As a leading healthcare credentialing organization, ARRT monitors the job tasks performed by technologists in medical imaging, intervention
In July, ARRT recommended changes to its governing documents. We sent the proposed changes to all R.T.s and asked for your comments. Although most respondents agreed with the proposals, a few proposed changes caused some controversy. Here’s a recap of why we proposed those changes and how they will—and won’t—affect you.
The annual cost of renewing your first ARRT credential is increasing slightly for 2018.
If you’re seeking an ARRT credential using our postprimary pathway—or planning to do so—be aware of changes in our structured education requirement. Learn more.
Until now, ARRT has allowed R.T.s to use newly earned credentials to satisfy their biennial CE requirements. We’ve changed this rule for R.T.s whose biennia start on or after Jan. 1, 2018. Learn more.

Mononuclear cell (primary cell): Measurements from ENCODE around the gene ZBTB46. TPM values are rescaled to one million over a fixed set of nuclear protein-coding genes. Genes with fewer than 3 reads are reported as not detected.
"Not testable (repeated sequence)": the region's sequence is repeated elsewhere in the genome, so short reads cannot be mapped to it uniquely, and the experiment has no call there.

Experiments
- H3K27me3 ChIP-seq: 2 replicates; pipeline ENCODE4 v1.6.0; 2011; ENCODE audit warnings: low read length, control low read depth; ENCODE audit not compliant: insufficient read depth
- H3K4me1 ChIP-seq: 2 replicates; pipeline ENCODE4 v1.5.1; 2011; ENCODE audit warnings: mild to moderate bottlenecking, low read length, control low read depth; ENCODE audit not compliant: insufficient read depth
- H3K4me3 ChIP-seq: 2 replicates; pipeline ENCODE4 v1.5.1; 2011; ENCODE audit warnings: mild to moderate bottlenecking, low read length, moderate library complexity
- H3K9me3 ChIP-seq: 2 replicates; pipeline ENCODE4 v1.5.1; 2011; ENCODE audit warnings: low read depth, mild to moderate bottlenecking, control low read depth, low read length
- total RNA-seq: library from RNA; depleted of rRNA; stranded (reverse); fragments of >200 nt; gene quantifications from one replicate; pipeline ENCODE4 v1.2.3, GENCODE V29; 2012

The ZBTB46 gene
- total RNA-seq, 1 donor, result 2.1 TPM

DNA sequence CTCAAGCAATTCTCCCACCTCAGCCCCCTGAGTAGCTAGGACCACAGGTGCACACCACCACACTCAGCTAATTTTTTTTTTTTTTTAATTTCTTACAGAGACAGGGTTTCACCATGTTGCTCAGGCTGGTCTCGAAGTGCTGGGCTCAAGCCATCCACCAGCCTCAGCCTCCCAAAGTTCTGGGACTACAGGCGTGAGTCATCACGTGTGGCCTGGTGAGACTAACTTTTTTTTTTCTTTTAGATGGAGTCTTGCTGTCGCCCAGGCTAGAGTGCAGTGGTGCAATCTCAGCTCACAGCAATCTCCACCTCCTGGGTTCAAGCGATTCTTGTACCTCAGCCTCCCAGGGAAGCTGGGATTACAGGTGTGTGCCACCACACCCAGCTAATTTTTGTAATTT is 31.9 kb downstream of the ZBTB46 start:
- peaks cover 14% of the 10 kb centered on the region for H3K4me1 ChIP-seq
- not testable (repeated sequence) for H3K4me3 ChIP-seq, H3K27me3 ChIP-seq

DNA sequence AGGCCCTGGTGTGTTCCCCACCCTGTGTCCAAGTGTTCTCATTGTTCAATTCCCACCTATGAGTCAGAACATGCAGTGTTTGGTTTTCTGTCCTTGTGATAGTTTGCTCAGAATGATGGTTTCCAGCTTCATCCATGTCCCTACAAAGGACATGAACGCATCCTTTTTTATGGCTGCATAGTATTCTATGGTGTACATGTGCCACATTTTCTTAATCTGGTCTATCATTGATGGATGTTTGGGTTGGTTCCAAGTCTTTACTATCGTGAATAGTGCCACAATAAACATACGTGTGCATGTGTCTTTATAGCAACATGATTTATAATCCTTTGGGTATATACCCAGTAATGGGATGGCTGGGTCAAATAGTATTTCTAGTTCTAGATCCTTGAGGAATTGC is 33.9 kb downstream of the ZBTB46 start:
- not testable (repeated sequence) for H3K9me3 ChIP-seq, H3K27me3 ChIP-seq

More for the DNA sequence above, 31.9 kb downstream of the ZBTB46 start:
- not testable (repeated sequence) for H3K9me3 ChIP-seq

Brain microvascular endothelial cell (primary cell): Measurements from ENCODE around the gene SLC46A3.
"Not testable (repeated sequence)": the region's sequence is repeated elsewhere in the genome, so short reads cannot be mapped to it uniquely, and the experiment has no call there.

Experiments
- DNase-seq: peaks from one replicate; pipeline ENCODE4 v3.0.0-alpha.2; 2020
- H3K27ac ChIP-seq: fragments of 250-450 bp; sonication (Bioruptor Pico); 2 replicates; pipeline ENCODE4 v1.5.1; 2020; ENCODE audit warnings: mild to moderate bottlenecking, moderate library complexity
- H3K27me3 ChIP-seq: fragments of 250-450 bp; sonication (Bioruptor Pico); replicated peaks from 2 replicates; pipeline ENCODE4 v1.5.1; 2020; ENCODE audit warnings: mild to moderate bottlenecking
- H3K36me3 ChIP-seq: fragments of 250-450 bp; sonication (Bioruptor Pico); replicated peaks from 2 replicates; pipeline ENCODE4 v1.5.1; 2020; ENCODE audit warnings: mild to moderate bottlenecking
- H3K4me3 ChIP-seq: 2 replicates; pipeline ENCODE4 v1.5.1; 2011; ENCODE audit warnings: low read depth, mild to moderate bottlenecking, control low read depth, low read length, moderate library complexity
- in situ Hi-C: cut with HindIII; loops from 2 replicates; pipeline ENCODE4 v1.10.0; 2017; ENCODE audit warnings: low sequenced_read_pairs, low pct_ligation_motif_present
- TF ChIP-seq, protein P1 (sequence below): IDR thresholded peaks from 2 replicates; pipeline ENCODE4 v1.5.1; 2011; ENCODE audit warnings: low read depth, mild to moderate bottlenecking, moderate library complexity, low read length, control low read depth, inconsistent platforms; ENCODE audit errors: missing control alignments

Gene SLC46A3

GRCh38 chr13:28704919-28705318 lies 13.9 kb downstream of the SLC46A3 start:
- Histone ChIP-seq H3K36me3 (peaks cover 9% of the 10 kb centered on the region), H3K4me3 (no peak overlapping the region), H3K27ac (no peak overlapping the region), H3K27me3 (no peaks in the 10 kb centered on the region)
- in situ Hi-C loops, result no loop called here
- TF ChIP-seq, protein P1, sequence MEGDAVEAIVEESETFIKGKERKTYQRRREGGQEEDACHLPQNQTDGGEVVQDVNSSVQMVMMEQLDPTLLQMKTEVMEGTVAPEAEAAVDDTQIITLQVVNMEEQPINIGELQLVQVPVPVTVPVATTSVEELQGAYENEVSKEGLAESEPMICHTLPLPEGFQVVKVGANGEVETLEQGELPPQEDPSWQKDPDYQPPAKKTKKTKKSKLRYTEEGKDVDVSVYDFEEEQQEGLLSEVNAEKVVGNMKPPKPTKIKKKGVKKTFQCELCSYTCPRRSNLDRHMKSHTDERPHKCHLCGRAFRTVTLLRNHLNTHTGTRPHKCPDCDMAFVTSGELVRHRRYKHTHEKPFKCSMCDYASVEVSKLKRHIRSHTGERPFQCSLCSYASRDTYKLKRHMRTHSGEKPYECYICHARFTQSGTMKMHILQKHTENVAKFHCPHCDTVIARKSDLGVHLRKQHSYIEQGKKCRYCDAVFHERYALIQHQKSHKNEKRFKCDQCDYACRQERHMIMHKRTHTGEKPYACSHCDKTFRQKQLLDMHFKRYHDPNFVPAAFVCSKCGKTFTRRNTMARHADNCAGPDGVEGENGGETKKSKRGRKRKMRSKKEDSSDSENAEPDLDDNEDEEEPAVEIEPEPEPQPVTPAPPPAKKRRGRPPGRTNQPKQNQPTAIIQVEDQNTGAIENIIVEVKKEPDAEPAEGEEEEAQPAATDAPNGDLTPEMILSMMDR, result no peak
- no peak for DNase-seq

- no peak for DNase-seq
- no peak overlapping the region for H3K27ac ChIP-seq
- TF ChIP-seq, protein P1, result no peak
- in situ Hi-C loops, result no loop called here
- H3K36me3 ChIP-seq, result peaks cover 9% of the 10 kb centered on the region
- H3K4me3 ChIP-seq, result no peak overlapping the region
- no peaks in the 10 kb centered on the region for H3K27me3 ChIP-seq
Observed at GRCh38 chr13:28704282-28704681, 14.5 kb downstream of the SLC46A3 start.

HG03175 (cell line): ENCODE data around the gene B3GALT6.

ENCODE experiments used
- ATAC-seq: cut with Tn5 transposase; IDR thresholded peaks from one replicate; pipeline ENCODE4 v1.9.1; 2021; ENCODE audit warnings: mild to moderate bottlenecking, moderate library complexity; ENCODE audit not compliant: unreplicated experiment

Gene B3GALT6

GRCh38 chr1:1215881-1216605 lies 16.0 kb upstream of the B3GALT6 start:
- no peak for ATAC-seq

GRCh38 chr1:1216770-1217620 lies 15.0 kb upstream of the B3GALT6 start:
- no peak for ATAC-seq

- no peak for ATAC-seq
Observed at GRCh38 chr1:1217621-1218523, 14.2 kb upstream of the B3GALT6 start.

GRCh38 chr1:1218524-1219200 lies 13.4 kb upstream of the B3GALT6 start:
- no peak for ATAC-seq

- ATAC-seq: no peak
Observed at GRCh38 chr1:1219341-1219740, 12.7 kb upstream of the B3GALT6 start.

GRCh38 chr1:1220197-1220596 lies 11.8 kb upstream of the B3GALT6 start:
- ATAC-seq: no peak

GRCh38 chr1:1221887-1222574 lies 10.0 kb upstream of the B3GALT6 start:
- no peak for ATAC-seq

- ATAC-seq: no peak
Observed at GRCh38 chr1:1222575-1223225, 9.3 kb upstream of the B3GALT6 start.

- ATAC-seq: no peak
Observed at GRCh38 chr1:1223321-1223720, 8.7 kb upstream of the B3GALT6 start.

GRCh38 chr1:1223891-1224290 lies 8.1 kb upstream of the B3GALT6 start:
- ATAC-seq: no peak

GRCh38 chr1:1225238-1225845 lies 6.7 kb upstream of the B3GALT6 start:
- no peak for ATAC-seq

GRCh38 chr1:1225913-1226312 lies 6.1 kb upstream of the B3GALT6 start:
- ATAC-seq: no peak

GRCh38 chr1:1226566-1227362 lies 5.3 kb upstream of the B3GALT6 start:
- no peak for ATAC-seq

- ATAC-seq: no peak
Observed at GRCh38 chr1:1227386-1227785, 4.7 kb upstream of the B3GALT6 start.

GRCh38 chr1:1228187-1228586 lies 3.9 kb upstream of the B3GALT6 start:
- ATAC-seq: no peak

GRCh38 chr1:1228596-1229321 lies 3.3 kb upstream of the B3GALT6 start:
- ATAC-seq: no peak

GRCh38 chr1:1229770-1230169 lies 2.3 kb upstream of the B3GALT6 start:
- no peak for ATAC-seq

If you violate one of ARRT’s Rules of Ethics, you must let us know within 30 days of the event or at your annual renewal, whichever comes first.
Under a new policy, you may now schedule and sit for ARRT exams—even if you’re under an ARRT ethics review.
ARRT investigated nearly 2,000 ethics violations in 2016, and only 36 cases (2 percent) resulted in revocation. If you think you’ve committed an ethics violation, be sure to let us know. It’s much better to report an issue than to try to hide it. Learn more.
ARRT’s Code of Ethics is one of our profession’s most important documents. It outlines the professional behaviors to which imaging and radiation therapy professionals aspire.
Each year, The American Registry of Radiologic Technologists (ARRT) funds scholarships to help people further their educations in medical imaging, interventional procedures, and radiation therapy. Jackie Sondrol, R.T. (R)(CT)(MR)(ARRT)—pictured here—recently received a professional development grant from ARRT in partnership with the Society for MR Radiographers & Technologists (SMRT). Learn more about our scholarships and other recent winners.